1. Intestinal loss, 1 - (F(obs)/f(H)), is the missing fraction of the dose that is unexplained by systemic clearance. Here, we investigated whether intestinal loss in rat is predictive for human, and whether intestinal metabolism explained observed differences between rat and human.
2. For 81 marketed drugs, human and rat intestinal loss values were calculated from the literature and in-house sources. To examine the contribution of intestinal cytochrome P450-mediated metabolism to the high observed intestinal loss in the rat, metabolism was determined in rat and human intestinal microsomes for 15 compounds.
3. Oral bioavailability poorly correlated between rat and human. Twenty-two compounds in the human and 47 compounds in the rat showed an intestinal loss of more than 20%. The intestinal availability for many compounds was higher in human than in rat. Selected compounds, however, were more stable in rat than in human intestinal microsomes.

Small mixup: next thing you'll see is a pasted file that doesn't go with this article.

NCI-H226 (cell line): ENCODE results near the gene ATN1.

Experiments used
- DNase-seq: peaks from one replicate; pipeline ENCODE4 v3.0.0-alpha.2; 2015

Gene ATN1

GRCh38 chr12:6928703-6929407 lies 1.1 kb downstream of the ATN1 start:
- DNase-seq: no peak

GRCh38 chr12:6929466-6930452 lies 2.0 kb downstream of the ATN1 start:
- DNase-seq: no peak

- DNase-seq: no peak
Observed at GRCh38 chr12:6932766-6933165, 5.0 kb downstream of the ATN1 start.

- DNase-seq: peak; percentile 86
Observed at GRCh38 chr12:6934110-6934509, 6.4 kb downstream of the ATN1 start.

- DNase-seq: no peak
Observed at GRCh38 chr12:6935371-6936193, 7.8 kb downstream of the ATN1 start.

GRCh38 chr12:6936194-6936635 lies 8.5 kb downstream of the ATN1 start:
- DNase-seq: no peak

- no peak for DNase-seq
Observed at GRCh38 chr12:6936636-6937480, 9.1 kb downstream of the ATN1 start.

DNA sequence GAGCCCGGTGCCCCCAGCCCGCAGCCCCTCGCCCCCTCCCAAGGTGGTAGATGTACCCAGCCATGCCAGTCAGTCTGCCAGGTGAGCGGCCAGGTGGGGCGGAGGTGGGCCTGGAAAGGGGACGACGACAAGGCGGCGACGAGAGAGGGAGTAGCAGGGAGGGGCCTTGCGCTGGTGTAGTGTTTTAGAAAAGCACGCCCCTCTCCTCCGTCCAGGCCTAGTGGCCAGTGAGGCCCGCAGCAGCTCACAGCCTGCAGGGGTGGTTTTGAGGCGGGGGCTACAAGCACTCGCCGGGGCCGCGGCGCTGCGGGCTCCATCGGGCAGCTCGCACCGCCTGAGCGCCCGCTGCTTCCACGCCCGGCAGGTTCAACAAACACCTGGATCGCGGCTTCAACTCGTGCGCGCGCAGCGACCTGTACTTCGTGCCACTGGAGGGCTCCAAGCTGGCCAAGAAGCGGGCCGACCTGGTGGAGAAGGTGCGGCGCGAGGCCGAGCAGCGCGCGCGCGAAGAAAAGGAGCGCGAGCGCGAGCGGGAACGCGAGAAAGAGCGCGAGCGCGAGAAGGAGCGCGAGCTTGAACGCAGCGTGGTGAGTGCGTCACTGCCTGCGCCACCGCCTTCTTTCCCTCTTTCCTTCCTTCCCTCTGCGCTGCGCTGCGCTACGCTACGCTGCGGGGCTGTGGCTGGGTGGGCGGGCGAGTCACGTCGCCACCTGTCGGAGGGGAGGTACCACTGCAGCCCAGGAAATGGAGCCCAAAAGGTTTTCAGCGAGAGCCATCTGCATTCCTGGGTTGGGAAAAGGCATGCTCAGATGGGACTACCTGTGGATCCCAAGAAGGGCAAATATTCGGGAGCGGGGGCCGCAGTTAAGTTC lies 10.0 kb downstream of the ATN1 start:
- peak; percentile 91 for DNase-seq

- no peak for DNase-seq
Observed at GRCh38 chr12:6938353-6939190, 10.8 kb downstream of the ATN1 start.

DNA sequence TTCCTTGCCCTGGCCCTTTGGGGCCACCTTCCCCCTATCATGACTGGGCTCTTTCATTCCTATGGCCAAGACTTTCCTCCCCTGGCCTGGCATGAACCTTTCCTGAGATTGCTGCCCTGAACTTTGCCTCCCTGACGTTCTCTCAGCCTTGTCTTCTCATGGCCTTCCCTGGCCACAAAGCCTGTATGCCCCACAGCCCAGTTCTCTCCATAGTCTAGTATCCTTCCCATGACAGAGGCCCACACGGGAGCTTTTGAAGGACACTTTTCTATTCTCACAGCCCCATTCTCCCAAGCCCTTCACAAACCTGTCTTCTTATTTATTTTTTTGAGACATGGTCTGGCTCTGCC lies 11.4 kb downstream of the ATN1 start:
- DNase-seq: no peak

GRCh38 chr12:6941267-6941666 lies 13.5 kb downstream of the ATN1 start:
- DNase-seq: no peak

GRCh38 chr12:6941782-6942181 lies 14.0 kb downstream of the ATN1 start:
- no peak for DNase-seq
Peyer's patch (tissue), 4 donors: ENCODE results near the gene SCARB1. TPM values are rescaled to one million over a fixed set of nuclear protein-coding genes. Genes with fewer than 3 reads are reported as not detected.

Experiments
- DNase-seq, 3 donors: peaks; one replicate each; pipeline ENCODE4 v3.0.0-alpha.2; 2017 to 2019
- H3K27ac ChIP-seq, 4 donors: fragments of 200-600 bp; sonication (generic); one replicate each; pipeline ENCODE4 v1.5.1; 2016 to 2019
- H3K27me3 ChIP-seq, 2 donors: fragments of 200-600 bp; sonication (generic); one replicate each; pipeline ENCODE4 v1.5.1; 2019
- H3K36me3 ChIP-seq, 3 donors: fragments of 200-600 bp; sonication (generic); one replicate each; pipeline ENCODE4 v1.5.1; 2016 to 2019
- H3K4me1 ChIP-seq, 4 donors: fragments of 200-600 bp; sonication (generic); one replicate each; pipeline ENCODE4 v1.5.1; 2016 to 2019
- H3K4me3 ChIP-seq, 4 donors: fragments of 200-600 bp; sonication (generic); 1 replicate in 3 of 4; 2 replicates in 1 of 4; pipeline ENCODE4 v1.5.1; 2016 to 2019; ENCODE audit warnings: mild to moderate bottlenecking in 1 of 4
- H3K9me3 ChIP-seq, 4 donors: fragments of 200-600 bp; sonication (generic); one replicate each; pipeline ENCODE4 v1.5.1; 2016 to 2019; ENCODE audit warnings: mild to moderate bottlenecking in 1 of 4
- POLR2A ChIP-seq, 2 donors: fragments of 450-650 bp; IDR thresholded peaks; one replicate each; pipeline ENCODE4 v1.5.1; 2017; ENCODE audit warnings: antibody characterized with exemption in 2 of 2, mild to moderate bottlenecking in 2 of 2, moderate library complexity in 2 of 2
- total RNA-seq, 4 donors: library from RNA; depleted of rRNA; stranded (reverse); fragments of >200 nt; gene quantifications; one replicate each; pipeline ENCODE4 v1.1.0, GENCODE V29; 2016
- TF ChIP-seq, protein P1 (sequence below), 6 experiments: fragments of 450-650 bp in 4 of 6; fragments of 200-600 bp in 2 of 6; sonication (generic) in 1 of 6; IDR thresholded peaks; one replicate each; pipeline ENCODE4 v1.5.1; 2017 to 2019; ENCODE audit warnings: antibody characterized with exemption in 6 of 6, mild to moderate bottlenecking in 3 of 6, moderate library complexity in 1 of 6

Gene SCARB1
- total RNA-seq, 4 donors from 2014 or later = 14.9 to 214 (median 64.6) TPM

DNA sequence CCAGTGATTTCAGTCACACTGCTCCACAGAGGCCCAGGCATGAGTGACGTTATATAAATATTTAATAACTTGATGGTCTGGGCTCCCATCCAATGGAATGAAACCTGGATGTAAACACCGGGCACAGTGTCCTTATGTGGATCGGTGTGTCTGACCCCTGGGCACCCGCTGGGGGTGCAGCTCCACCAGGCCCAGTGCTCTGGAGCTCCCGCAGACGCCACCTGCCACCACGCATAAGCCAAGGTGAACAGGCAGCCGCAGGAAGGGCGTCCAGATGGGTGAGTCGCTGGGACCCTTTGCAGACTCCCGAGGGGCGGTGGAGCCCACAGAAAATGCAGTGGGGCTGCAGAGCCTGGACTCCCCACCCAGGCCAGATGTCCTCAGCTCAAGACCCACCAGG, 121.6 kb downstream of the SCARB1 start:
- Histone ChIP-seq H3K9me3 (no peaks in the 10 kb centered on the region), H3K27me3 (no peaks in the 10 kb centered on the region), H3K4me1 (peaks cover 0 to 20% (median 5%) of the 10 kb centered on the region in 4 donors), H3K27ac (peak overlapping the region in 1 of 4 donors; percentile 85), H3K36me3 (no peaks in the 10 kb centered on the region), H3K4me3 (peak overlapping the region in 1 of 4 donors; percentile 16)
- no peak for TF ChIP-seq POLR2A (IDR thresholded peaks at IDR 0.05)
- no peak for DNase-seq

4. The rat poorly predicts the risk for intestinal loss in human; many compounds in rat had lower bioavailability than anticipated based on the hepatic clearance, but demonstrated little intestinal loss in human. This discrepancy appeared not to be caused by a higher cytochrome P450-mediated intestinal metabolism in the rat.
2013. Vol. 43, no 7, 607-616 p.